Milos Forman’s Formative Films

Long before he won Oscars for One Flew Over the Cuckoo’s Nest and Amadeus, Milos Forman was just another struggling film student in a beret. Another strike against him: He was working behind the Iron Curtain, where all art was censored or heavily controlled by Soviet authorities. This Tuesday–Wednesday night retrospective presents five early works by the Czechoslovakian auteur (now 76 years old and inactive since his 2006 Goya’s Ghosts). Milos Forman’s Formative Films begins with his 1963 Audition (actually comprising two related shorts) and Black Peter (1964). Both prick gently against the Communist state—and also against parents, bosses, sexual repression, bureaucracies, and rules of any kind. Forman was a wary satirist who knew he couldn’t make any more movies from a jail cell. Also, the radicalizing Prague Spring of ’68 was still ahead of him. After that abortive revolution, he would flee to the West, later making his first American picture, 1971’s Taking Off, which concludes the series October 1. Northwest Film Forum, 1515 12th Ave., 267-5380, $20–25 (series), $5–$8.50 (individual). 7:15 & 9:15 p.m. BRIAN MILLER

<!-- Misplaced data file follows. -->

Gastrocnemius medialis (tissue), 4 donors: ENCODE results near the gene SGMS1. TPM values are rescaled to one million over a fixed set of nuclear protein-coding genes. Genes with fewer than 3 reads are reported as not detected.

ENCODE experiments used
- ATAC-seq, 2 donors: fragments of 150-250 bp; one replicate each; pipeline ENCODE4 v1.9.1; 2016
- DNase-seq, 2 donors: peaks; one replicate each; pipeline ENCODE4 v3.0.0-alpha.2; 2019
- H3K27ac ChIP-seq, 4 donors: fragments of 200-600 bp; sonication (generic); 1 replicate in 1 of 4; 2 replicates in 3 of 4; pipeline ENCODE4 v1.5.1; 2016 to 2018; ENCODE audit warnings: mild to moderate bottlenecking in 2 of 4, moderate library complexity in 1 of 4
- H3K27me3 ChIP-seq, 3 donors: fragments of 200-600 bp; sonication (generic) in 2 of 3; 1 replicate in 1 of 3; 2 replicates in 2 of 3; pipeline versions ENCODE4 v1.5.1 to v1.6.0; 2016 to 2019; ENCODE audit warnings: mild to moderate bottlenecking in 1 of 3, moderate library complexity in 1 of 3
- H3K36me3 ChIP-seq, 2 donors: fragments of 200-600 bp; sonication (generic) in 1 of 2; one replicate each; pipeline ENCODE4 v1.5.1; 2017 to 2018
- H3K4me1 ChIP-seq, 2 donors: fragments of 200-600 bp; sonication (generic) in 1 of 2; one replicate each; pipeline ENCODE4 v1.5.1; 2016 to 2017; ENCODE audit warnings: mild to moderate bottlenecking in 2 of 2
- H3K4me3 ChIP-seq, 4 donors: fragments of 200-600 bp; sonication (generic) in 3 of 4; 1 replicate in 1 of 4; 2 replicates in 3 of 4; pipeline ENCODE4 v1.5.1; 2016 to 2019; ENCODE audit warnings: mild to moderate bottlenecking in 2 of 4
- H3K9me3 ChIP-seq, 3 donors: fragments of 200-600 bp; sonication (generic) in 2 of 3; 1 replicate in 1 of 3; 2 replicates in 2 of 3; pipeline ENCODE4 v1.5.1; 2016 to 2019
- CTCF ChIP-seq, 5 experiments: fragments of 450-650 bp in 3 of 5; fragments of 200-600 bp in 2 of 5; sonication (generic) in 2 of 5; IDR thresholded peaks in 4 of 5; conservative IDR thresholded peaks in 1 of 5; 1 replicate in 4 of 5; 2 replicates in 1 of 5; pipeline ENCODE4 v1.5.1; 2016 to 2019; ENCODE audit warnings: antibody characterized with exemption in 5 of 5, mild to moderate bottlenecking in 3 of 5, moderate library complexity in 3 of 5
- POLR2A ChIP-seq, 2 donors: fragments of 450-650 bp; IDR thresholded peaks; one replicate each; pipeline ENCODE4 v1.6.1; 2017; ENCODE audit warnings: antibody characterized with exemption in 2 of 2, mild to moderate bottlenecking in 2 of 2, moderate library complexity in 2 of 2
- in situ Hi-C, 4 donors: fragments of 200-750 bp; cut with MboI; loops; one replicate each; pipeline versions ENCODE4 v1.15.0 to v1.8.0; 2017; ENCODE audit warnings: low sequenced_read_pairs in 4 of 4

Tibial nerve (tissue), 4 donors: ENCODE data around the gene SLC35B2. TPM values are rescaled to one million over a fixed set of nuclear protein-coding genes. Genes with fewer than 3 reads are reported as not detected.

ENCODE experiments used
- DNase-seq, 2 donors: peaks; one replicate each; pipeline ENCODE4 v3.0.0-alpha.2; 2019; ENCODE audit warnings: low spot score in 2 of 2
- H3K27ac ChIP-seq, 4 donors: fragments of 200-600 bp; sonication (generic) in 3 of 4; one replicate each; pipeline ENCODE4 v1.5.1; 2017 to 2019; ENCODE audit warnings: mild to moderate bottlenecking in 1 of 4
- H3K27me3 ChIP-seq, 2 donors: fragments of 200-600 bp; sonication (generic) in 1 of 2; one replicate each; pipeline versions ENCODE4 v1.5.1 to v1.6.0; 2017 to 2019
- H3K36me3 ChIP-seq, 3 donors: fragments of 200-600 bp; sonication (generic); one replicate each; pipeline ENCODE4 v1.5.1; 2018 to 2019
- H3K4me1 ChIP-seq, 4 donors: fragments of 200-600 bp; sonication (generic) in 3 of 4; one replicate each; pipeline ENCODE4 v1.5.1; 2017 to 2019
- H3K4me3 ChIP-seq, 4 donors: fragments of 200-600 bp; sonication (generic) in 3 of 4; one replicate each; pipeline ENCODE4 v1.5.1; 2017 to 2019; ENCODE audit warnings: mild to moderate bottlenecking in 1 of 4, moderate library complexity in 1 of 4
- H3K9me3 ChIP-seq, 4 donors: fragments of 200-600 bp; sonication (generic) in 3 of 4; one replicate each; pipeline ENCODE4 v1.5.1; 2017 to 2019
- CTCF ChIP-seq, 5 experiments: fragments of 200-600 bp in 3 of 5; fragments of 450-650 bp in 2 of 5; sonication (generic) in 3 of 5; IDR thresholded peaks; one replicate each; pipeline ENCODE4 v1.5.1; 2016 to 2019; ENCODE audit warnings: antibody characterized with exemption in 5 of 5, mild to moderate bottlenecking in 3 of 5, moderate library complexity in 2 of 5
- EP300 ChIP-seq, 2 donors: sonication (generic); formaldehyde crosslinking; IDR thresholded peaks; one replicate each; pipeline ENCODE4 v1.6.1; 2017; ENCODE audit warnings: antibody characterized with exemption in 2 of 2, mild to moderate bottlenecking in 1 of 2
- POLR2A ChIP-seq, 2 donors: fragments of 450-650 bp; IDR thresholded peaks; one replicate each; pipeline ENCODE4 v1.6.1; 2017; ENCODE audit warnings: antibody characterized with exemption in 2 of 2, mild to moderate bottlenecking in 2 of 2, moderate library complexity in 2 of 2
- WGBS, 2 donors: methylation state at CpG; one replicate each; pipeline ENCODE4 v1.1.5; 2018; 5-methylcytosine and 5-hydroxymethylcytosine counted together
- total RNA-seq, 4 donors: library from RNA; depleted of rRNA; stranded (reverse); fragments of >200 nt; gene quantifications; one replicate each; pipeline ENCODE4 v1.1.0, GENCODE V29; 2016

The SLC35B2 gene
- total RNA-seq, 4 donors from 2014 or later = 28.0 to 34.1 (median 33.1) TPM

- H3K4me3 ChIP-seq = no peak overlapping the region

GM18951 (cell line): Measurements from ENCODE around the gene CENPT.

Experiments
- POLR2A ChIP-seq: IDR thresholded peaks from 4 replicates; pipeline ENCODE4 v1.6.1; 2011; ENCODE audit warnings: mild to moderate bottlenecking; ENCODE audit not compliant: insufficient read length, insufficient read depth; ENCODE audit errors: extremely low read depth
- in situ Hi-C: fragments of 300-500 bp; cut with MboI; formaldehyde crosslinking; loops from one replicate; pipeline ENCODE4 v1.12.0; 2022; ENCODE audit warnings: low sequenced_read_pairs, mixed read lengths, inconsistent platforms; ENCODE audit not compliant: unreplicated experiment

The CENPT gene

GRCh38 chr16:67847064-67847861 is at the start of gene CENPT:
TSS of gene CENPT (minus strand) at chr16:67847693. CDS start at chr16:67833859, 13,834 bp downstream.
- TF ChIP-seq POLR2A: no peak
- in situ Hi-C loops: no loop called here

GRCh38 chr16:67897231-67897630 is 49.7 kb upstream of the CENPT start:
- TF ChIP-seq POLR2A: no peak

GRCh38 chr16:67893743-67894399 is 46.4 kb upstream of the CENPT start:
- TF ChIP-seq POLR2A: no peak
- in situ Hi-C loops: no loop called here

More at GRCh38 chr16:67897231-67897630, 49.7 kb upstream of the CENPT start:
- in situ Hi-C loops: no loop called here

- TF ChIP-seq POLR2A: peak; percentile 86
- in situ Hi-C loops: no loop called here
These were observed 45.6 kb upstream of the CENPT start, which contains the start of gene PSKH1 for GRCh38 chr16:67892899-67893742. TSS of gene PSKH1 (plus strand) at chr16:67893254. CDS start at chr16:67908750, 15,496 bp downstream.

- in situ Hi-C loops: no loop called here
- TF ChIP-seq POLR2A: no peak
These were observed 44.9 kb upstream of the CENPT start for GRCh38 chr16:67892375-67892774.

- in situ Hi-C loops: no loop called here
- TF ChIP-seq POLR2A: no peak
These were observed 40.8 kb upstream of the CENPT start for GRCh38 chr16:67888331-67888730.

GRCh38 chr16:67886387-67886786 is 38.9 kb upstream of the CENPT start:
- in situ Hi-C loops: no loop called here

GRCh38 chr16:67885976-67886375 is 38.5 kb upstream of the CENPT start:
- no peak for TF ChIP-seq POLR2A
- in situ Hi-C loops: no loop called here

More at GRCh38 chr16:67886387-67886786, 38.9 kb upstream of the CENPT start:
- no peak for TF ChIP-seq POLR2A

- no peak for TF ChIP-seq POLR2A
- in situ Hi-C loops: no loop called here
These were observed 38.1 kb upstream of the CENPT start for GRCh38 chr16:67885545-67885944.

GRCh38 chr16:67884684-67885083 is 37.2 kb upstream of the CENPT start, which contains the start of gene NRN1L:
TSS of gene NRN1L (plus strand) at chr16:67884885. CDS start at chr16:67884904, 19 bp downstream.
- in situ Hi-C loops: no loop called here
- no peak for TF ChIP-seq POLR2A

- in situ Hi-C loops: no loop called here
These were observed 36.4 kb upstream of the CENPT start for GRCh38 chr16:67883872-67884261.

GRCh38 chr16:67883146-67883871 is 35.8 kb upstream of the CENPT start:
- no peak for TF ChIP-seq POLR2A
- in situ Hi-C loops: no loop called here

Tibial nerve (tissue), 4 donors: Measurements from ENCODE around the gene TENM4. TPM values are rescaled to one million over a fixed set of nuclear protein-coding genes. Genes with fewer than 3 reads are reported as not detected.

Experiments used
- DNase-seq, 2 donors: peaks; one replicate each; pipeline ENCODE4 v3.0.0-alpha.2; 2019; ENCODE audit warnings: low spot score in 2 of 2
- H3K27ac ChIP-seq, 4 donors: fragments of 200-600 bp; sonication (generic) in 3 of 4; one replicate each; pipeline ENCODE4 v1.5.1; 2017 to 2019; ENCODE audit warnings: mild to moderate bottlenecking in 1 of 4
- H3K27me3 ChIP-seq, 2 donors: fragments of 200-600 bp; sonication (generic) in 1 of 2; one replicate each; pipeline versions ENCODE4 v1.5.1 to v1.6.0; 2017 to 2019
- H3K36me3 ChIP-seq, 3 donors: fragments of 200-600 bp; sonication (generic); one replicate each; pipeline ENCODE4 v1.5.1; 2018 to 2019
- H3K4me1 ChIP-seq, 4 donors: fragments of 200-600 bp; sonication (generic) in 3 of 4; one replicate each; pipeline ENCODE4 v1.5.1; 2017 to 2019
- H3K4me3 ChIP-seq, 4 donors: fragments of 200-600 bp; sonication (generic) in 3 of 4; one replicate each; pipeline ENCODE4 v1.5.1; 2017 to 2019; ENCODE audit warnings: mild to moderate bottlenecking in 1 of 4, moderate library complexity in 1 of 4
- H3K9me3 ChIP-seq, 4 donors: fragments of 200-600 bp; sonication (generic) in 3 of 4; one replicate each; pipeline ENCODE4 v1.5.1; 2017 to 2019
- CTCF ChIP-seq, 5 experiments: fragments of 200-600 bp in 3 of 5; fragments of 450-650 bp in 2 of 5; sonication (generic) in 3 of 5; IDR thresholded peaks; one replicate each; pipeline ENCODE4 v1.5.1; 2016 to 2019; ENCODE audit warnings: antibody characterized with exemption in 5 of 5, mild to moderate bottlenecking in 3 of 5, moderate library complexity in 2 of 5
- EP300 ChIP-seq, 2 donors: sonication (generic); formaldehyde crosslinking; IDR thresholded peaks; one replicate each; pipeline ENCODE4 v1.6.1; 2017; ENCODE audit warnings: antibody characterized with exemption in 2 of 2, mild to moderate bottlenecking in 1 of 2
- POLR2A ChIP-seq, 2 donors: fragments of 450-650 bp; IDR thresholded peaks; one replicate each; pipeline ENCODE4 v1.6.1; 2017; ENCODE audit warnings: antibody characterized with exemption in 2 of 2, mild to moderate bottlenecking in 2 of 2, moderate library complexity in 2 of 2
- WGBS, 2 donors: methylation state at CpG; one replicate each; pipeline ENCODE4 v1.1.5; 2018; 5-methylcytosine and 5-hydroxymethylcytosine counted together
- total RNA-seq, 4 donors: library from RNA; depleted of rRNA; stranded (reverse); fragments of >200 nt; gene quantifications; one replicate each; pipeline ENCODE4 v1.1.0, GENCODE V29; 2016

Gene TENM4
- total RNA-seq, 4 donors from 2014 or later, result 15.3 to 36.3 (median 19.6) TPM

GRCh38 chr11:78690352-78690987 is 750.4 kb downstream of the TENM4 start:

Tue., Sept. 16; Tuesdays, Wednesdays. Starts: Sept. 16. Continues through Oct. 1, 2008

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